“Gender identity” means whether someone expresses themselves as male, female or a mix, regardless of how you think they should express themselves on the basis of their biological sex. Keep it businesslike always and it needn’t come up in conversation.
“Marital status” is an extra layer on top of the federal law around “family status”. The intent is to make it clear that cohabiting singles, with or without children, and single parents cannot be denied housing because they are not married, no matter what your religion.
“Age” means young, old, and middling. You need to know whether someone is over 18 and lawfully required to sign a rental agreement. You need to know whether someone is under six years old and requires a deleading certificate. There is nothing else you need to know.
“Ancestry” is an extra layer on top of the federal law around national origin. The intent is to make it clear that the children of someone from a country you hate cannot be denied because of their parents’ country.
“Genetic information” applies mostly to health insurance companies. It’s unlikely this would apply to rentals, but if you do get someone’s cheek swab, don’t use it to decline their rental application.
“Veteran status” is specifically addressing the political aspects associated with unpopular wars. You might think this means “Vietnam” but actually the law around veteran status was c. 2004. Don’t blame someone for doing their job. Say, “Thank you for your service.” It’s rare to find a tenant who would risk taking a bullet for their landlord.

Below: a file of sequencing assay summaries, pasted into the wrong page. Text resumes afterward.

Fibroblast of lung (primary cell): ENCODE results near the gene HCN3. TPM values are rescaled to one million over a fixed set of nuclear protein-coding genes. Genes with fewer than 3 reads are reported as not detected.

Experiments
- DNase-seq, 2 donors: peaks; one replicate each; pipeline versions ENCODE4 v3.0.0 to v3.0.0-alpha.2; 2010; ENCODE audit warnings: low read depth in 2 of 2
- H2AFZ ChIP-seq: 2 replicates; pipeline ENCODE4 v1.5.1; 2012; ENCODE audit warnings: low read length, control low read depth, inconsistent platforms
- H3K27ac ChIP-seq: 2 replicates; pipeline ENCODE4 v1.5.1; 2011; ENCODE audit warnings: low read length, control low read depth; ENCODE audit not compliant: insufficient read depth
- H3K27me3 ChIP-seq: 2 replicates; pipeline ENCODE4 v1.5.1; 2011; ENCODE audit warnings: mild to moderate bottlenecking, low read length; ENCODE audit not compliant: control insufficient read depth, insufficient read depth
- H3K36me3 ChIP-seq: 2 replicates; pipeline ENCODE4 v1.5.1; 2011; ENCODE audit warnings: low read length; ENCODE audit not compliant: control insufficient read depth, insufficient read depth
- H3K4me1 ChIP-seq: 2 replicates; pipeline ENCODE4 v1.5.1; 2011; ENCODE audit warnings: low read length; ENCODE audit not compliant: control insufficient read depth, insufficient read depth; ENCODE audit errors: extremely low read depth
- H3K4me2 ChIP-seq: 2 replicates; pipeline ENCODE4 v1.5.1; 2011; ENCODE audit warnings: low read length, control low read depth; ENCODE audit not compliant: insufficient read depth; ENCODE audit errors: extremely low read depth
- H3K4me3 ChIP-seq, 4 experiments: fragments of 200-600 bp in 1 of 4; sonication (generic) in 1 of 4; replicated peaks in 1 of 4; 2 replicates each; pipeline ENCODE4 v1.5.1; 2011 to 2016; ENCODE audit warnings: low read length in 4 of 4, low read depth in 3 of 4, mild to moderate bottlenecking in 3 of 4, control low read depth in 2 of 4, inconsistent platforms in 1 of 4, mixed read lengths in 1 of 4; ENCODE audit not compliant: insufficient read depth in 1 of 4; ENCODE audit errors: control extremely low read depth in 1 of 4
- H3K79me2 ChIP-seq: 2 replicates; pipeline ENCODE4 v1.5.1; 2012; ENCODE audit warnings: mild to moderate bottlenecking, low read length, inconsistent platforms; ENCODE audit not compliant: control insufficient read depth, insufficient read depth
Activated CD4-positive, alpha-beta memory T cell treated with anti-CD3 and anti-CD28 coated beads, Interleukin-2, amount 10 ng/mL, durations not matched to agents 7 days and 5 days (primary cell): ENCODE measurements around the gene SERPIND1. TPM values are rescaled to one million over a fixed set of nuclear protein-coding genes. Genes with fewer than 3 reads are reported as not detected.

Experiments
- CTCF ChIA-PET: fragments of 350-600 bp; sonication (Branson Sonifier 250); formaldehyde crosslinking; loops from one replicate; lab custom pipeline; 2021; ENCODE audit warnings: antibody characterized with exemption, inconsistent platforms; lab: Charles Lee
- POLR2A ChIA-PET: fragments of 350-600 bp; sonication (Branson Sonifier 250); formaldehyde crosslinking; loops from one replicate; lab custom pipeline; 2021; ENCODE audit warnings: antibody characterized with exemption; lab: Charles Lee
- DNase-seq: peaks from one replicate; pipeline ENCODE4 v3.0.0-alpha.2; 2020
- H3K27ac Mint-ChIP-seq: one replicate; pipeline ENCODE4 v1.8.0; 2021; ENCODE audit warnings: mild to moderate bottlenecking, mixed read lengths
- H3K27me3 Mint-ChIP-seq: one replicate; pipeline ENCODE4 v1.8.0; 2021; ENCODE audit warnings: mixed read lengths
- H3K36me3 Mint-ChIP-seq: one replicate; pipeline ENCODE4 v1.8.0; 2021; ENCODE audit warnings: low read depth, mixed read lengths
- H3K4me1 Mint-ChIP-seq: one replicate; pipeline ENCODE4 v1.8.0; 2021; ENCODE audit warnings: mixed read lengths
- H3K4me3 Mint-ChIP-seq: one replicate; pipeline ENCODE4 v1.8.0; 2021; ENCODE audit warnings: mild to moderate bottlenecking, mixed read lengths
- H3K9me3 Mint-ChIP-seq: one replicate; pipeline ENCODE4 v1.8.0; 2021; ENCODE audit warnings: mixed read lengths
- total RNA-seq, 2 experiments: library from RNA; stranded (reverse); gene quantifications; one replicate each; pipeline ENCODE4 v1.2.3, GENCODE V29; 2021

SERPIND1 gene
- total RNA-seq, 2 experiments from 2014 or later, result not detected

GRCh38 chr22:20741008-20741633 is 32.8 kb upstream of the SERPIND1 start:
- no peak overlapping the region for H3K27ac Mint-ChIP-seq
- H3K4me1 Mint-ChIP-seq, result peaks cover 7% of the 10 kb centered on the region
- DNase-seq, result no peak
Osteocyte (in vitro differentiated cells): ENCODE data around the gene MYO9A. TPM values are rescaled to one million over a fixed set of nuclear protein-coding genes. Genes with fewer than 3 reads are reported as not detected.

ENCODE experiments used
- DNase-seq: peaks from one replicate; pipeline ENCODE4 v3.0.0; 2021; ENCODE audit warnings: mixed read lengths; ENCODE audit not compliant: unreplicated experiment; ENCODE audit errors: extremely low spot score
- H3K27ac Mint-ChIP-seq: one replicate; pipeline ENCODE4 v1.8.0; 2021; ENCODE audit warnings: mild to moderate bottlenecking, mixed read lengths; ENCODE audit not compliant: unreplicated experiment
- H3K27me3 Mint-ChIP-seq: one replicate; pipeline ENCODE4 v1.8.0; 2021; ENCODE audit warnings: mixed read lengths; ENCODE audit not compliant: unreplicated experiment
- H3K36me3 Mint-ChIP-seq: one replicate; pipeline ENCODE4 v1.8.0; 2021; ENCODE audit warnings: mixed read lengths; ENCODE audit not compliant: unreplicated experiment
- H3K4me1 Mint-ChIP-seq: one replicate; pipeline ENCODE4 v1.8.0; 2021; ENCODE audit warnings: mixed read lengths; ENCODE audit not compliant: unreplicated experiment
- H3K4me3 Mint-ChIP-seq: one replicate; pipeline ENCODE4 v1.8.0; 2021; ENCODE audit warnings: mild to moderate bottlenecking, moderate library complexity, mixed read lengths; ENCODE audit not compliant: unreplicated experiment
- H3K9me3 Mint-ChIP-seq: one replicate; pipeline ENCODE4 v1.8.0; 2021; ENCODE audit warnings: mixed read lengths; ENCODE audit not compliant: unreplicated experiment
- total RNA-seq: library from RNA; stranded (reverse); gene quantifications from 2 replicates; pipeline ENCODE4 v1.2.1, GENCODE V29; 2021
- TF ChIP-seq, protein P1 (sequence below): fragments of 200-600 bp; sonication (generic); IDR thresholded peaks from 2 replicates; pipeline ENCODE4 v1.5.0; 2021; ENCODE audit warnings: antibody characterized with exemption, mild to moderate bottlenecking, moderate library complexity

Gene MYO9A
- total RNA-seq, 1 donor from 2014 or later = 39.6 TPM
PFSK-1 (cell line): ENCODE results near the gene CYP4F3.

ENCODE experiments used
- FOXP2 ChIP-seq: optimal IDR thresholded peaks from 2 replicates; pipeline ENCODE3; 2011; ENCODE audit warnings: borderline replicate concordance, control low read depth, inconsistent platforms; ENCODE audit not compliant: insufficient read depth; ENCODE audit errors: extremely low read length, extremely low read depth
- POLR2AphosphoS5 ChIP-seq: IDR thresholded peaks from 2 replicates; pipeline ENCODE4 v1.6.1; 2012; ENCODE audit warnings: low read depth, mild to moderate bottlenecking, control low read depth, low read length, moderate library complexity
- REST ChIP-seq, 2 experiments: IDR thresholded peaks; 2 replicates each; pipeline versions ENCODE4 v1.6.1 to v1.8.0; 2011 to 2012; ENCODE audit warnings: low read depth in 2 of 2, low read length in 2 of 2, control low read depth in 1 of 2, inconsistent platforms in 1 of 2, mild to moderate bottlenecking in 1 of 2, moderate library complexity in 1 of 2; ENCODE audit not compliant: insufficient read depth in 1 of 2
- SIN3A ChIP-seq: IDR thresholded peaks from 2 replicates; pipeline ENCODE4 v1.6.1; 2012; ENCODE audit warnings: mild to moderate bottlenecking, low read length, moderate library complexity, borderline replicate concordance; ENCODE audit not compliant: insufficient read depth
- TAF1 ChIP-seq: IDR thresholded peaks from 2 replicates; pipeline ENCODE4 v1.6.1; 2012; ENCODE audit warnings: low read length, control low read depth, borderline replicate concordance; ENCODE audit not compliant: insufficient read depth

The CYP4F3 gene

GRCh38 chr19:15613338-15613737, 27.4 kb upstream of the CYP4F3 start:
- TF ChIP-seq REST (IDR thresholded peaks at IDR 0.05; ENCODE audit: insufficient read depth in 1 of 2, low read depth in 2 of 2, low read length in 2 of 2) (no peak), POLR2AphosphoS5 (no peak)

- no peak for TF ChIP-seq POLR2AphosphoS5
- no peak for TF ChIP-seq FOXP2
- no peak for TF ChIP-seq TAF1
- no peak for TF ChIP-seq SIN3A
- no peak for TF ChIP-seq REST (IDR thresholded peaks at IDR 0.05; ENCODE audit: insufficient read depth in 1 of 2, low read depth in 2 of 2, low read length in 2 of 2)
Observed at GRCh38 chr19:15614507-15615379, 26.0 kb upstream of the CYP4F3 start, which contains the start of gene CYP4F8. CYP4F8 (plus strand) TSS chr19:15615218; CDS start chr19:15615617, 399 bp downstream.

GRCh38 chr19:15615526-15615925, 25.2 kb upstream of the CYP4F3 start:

“Membership in the armed forces” is the present-tense version of “veteran status.” If someone is currently in the military, about to be deployed for nine months to leave their apartment empty, you need to work through their not being at home at all. Being in the armed forces is not a disqualifier.
“Receiving public assistance” is the Massachusetts bombshell. Public assistance is importantly broad: Section 8, MRVP, RAFT, HomeBASE, Food Stamps (SNAP), WIC, Social Security, Disability, or any other public help cannot be a disqualification on an application. This seems to be true even if their assistance requires certain actions or agreements from the landlord.
Do not make rental decisions on the basis of any of these categories. Don’t do it even obliquely or in a misguided attempt to be nice or helpful.
When in doubt, engage in dialog about how someone’s differences may impact your business, your other customers, and their ability to pay. Reasonable accommodations must generally be granted; unreasonable ones must not. Dialog can show the difference.
Try to avoid conversation topics that would lead to a discussion of protected classes. If a tenant says, “Oh, this basement storage area would be perfect for our cult ritual,” ask whether they plan to store any hazardous or flammable materials, and then move on.
Just because someone is in a protected class doesn’t mean you have to rent to them. You can deny an applicant for having too little income even if they fit into every single protected class. Just don’t deny them because they’re in one of the protected classes.
Read more about enforcement and real examples online.